On this episode of 'Inbound & Down,' host Jon Sasala chats with Content Marketing Practitioner at Social Media Hat and Brand Evangelist at Agorapulse, Mike Allton, about becoming a marketing influencer and how he leveraged his interests for professional growth.
Mike Allton is a figure in the marketing space who has truly worked for the influencer status he now claims. Humbly, he calls himself a Content Marketing Practitioner rather than an influencer. Regardless of his title, what he does have is experience and know-how.
Allton came onto the scene over a decade ago, writing pieces on his expertise at the time, Google+. These pieces garnered a large following for him, and that following has yet to fade.
Eventually, he began writing about a different tool he used regularly: Hootsuite, a social media marketing and management tool. Allton became known as the Hootsuite guy. He even wrote the book on it. Literally.
After a series of unfortunate events (TL;DR a slight falling out between Hootsuite and Allton), he was on the lookout for a new tool.
Founded by Emeric Ernoult and Benoit Hediard in 2001, Agorapulse (formerly known as Affinitiz) is a social media management tool with tons of helpful features, tools, and integrations into the most popular social networks.
Allton began using the platform and soon joined the Ambassador program. Eventually, he arrived at a logical place: working for Agorapulse. In 2018, he became their Brand Evangelist, taking over the Ambassador program and promoting the benefits of the tool (much like he's doing here, on 'Inbound & Down').
So, how does this relate to being a Content Marketing Practitioner?
(This, we must add, is a term coined by Allton himself, but it's something that has the stickiness to catch on with other marketers.)
By, "practicing content marketing," as the title states, Allton was able to establish himself as an influencer and thought leader in that space. This has granted him a job at a company he loves, promoting a product he loves. It's given him clout in the industry, and it has enabled him to share his passion for the topic as a speaker at conferences and engagements around the country.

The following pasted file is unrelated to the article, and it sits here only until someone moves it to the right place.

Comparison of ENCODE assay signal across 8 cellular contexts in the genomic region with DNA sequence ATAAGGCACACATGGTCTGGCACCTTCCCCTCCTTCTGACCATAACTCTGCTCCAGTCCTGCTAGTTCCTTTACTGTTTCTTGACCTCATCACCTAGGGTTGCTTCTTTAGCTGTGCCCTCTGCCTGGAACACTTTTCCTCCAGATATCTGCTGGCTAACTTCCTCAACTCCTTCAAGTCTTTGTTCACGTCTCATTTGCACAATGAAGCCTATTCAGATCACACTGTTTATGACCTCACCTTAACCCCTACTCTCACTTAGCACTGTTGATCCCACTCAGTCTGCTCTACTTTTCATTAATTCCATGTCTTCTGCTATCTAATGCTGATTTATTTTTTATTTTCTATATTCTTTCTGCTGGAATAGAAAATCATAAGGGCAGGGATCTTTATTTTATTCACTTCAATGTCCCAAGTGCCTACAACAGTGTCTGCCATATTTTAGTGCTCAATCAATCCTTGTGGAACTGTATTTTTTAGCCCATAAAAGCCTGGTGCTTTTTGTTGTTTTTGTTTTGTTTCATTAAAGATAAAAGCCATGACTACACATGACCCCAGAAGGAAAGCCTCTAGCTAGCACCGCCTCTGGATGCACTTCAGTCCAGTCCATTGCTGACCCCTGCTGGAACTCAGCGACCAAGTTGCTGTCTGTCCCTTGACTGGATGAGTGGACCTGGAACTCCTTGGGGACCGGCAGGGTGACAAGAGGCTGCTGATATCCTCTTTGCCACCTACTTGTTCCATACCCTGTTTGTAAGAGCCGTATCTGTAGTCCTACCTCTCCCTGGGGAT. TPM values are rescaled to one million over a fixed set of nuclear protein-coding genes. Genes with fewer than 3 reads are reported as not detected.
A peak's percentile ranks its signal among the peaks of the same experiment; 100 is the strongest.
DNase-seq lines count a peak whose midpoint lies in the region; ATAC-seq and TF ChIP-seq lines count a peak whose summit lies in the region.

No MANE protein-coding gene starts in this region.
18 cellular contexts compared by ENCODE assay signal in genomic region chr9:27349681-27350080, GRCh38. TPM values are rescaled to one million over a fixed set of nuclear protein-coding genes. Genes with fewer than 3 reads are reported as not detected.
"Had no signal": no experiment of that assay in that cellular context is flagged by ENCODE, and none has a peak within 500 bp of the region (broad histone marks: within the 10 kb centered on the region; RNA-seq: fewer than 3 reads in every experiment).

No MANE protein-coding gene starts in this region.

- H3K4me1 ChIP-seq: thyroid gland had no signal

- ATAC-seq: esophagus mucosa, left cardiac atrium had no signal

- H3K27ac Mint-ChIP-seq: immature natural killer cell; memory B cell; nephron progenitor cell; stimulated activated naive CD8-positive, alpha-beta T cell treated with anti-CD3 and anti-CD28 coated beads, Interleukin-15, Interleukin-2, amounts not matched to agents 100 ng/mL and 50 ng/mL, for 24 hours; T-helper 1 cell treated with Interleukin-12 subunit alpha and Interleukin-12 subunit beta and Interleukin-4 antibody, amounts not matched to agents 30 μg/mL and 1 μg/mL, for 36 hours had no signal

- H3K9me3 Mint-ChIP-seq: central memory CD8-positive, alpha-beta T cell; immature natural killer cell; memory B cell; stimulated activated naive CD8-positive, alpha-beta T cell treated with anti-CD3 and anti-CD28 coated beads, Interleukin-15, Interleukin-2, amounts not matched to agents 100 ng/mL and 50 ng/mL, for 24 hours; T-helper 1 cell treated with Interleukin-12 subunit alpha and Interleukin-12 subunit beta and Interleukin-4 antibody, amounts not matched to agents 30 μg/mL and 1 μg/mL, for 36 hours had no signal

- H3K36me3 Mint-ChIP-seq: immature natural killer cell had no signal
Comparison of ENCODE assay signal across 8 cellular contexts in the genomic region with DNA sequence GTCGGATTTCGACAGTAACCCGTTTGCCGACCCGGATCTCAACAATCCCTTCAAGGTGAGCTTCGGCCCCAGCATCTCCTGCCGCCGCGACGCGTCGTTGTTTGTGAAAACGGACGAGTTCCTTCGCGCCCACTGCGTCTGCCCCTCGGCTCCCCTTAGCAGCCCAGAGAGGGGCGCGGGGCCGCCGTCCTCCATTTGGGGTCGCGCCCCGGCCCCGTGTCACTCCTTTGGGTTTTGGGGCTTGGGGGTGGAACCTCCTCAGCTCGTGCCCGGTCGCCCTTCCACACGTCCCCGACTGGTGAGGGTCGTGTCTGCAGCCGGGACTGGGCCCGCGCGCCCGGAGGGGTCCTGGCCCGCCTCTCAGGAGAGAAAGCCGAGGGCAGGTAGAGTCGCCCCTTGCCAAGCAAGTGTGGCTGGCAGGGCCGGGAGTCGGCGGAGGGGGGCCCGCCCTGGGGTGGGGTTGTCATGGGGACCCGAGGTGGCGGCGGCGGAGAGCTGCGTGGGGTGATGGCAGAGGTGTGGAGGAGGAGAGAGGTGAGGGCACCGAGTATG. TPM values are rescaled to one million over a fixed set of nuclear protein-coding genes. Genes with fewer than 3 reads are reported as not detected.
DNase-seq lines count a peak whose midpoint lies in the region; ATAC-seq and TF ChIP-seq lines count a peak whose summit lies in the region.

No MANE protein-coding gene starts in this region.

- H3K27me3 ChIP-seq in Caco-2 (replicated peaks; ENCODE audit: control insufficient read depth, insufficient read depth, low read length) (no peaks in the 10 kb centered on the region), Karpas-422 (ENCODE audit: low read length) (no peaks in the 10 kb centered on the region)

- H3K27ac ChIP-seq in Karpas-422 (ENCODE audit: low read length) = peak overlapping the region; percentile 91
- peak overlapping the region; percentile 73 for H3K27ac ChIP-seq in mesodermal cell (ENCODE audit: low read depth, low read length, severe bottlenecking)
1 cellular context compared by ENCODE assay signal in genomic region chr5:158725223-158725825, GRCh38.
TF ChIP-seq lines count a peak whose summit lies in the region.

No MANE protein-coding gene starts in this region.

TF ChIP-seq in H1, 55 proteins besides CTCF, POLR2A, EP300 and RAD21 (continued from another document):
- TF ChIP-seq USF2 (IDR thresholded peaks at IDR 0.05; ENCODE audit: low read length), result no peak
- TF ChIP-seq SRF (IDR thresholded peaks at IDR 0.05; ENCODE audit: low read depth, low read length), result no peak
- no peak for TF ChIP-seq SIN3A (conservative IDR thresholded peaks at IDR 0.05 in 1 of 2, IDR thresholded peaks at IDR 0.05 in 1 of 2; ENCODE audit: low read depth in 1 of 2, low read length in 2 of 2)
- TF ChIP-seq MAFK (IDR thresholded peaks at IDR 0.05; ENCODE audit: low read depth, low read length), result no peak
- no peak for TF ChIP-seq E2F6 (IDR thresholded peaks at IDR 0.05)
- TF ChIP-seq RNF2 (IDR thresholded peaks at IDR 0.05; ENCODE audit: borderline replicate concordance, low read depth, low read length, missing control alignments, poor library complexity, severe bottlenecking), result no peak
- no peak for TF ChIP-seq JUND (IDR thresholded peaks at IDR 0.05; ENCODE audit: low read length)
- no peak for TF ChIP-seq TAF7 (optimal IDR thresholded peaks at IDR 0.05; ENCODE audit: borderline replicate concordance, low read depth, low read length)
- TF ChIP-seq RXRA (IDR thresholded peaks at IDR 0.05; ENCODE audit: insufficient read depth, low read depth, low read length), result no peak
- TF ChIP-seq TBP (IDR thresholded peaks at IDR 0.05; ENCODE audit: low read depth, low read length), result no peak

All this to say: if there's something you're passionate about, go for it! Write the blog. Create the podcast or YouTube channel. Set goals for yourself. You never know what you might achieve.
Bonus Tip from Allton: Do you need a social media tool?
The answer here is: well, it depends. There are a few things to ask yourself, including:
- How many accounts do you manage?
- How big is your reach/following?
- How much time is spent in the tool each day?
If you manage a handful of accounts—say one Facebook, Twitter, Instagram—and you're able to manage notifications natively in app in under ~20 minutes a day, you probably don't need a social media tool.
If you're a larger brand with multiple accounts on each platform and spend the majority of your day managing social, a tool is most likely appropriate for you.
Allton shares two great uses for a social media tools:
- If you're a YouTube creator and get tons of comments on videos, a tool makes managing and replying to comments super simple
- If you're running Facebook ads, a monitoring tool is extremely important. Negative comments and spam have been shown to poorly impact ad performances. Not utilizing a tool could be costing you money and affect your brand's reputation.
Do you have questions about content marketing? Send them to firstname.lastname@example.org.
This episode of Inbound & Down is sponsored by AudioEye, an industry-leading software solution provider delivering website accessibility compliance to businesses of all sizes.
Featured AudioEye Blog: The ADA in retrospect: How far have we come, and what’s next for digital accessibility?
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